ANNAPOLIS, Md. — The Asbury United Methodist in Annapolis was built in 1804. The man who donated the land, Smith Price, a former slave from Annapolis, died three years later and was buried in a family plot behind the church.
Some believe Price and his child's grave were dug up during construction in the 1980s and moved.
Janice Hayes-Williams was born and raised in Annapolis. She finally found the bones that were dug up on a museum shelf in Calvert County. She says this is a great time to educate the community how much African-Americans thrived in a free Maryland, especially Anne Arundel County.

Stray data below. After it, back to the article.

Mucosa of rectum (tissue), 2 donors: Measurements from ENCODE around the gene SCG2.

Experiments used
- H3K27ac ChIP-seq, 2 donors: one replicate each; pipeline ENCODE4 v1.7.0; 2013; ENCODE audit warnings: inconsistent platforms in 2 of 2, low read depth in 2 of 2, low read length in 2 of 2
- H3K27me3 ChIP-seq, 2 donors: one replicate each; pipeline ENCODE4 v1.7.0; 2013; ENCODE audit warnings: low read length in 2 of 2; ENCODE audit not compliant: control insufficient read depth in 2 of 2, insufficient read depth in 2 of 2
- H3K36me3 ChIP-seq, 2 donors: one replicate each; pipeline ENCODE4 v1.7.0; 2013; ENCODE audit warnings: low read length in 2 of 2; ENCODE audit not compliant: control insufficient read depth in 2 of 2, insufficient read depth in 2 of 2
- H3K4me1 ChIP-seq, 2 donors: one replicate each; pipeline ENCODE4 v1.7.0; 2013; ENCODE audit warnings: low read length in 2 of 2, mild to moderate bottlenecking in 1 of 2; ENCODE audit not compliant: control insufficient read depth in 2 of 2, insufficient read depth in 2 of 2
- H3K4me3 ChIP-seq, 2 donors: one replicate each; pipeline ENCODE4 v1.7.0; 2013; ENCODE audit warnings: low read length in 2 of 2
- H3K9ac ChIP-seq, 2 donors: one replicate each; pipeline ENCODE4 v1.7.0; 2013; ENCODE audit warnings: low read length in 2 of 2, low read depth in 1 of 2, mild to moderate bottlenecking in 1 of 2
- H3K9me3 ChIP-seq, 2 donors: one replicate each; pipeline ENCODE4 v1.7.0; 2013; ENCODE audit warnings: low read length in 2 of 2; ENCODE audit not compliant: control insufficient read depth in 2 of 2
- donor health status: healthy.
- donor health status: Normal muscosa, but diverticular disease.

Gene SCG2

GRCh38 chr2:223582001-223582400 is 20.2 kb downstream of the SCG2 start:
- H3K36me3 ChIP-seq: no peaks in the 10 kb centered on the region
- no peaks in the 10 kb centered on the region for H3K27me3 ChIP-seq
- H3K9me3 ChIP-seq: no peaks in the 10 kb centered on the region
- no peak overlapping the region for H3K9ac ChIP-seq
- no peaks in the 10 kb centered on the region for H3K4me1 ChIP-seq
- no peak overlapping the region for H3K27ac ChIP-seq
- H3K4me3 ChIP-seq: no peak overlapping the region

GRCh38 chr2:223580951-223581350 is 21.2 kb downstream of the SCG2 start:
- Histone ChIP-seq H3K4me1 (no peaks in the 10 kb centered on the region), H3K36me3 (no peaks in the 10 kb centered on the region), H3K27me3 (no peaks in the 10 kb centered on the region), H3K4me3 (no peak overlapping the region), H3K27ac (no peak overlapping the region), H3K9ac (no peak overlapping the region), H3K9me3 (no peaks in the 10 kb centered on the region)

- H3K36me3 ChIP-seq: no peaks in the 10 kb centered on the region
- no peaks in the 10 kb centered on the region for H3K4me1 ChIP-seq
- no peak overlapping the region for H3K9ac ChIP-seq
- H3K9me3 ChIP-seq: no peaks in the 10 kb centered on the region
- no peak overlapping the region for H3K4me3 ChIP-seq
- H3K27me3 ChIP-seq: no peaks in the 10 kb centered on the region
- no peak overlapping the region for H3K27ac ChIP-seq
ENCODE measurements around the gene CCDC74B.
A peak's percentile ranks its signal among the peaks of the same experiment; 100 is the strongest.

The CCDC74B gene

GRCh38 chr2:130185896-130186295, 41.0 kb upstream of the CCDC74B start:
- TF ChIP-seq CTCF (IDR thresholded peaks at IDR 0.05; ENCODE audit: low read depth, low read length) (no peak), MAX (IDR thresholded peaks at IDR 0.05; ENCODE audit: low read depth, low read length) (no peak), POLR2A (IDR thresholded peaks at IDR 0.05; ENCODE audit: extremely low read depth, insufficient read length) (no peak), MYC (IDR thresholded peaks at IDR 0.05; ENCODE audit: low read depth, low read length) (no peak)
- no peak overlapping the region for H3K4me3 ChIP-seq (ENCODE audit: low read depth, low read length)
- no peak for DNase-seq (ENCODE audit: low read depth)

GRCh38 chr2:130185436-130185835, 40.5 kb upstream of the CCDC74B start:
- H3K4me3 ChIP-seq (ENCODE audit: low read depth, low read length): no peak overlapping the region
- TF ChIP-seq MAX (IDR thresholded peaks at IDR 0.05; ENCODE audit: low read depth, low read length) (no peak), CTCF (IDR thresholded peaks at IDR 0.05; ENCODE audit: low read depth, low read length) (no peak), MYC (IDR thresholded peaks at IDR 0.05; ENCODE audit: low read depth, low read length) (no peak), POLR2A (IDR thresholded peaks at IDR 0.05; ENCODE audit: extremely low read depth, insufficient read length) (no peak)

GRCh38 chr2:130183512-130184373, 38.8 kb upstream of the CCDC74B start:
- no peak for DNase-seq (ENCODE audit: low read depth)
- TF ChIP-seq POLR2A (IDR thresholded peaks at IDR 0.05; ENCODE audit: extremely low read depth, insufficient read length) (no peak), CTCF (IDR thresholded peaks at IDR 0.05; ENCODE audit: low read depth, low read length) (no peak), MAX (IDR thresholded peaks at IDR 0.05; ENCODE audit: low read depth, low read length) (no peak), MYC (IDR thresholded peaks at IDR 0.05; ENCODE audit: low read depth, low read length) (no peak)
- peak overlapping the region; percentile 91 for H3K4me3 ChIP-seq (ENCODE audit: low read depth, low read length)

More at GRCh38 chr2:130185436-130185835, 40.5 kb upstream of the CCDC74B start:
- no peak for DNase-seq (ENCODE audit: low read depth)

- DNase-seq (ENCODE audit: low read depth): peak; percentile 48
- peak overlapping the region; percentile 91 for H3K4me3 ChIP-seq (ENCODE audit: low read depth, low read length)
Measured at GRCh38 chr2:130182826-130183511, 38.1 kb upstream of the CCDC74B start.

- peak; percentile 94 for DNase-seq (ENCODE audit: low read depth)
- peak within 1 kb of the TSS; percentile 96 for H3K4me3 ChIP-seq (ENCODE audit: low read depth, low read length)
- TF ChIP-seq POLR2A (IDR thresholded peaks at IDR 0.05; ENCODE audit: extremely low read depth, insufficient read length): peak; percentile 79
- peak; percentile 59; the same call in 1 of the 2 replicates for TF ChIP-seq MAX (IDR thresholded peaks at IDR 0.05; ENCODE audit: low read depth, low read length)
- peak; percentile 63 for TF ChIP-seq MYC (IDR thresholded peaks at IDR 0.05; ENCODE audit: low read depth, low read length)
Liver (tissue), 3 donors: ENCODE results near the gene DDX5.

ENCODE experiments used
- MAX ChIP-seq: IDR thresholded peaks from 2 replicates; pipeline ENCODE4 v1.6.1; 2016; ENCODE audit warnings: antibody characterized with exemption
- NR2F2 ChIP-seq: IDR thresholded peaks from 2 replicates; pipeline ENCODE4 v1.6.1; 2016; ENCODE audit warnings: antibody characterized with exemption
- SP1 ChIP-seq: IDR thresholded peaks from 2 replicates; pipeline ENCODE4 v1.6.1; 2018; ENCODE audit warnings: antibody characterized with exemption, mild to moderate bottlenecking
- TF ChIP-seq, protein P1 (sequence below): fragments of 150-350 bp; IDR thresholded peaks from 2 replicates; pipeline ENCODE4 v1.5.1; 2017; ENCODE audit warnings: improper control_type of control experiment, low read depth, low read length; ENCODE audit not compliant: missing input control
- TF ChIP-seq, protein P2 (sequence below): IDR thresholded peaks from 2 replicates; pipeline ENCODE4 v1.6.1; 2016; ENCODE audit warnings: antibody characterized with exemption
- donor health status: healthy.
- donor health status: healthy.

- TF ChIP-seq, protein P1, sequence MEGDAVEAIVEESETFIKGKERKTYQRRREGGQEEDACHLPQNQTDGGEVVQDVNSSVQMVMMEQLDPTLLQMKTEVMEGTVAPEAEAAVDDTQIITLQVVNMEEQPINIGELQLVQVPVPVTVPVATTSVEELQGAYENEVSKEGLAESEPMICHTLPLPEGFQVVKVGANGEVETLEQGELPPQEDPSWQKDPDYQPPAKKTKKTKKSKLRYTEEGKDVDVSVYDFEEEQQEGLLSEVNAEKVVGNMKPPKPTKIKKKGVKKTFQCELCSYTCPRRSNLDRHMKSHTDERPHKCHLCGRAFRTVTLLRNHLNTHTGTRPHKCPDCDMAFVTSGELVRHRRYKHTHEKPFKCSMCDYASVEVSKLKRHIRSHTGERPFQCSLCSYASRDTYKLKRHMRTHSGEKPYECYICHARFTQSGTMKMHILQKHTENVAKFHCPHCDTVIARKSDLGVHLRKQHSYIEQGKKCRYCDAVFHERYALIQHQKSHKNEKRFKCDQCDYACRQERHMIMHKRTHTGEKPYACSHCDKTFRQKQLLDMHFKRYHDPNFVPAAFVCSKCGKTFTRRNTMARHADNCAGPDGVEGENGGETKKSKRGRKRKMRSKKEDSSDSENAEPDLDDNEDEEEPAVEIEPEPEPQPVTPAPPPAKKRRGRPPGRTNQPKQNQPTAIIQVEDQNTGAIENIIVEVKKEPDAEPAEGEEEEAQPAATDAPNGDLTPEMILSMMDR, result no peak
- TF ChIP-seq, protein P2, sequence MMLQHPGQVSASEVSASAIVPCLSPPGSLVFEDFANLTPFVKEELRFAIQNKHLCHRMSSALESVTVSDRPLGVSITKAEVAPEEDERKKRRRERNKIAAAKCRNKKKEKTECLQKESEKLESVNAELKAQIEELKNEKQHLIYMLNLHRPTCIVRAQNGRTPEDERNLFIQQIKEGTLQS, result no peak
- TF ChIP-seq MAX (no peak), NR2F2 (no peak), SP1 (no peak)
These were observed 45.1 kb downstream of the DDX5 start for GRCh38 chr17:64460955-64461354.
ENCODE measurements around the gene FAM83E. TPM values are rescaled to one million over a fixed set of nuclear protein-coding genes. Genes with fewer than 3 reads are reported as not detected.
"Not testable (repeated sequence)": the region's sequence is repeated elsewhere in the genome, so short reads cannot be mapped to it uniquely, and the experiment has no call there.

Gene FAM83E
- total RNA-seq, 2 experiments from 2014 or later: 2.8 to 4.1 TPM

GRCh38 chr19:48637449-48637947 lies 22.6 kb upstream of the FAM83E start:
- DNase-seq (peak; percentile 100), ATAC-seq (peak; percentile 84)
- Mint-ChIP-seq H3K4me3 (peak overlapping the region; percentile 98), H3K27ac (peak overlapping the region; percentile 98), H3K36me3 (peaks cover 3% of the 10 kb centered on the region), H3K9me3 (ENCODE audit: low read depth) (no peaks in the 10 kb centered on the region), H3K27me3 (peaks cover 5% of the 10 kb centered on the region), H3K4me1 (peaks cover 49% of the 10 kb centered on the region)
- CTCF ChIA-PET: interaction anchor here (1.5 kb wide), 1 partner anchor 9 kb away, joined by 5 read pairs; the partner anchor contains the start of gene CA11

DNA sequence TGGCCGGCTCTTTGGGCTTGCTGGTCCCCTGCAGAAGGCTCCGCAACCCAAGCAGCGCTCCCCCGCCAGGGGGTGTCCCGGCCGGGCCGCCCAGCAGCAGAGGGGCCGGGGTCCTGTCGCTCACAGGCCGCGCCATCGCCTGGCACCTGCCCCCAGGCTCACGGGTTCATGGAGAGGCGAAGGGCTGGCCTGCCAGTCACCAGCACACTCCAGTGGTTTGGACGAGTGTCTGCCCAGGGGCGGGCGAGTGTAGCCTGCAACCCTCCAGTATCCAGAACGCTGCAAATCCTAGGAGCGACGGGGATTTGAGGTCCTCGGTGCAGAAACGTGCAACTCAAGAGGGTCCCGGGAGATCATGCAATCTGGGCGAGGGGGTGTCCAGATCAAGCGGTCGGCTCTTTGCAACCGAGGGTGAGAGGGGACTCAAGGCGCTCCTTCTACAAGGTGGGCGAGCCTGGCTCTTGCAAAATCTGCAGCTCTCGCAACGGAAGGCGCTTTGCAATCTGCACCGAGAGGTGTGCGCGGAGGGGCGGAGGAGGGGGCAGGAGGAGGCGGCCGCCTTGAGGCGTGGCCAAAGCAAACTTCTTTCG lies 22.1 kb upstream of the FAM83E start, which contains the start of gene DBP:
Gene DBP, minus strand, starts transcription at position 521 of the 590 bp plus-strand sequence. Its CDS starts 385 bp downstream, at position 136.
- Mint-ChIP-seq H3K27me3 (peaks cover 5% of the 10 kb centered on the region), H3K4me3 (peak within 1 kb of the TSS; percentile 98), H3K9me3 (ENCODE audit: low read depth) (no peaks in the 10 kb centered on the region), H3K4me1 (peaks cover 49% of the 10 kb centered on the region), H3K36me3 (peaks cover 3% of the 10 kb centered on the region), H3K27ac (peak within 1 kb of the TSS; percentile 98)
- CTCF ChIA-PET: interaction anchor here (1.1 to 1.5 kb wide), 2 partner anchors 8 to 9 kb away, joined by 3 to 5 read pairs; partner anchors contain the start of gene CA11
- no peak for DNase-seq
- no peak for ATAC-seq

"There aren't a lot of stories about post-revolution African-Americans," said Hayes-Williams. "People must remember at the Civil War half of Marylander was free."
Hayes-Williams says she's seen the community unite together after this historic find.
St. Anne's Episcopal Church , a predominately white church just a couple of blocks up West Street, says some of Price's relatives are buried in their cemetery, and they have reached out to the Asbury United Methodist Church.
They told Asbury United they will bury him with his family, in St. Anne's Cemetery, when the time has come, in a show of the community coming together.
The church says they hope they can find enough DNA from the teeth of the skeletons, although Hayes-Williams says that even if they're unable to, this is more than about our differences.
"We're crossing all the lines," Hayes-Williams said, "color lines, religious lines, political lines because this is important to all of us, our beginnings."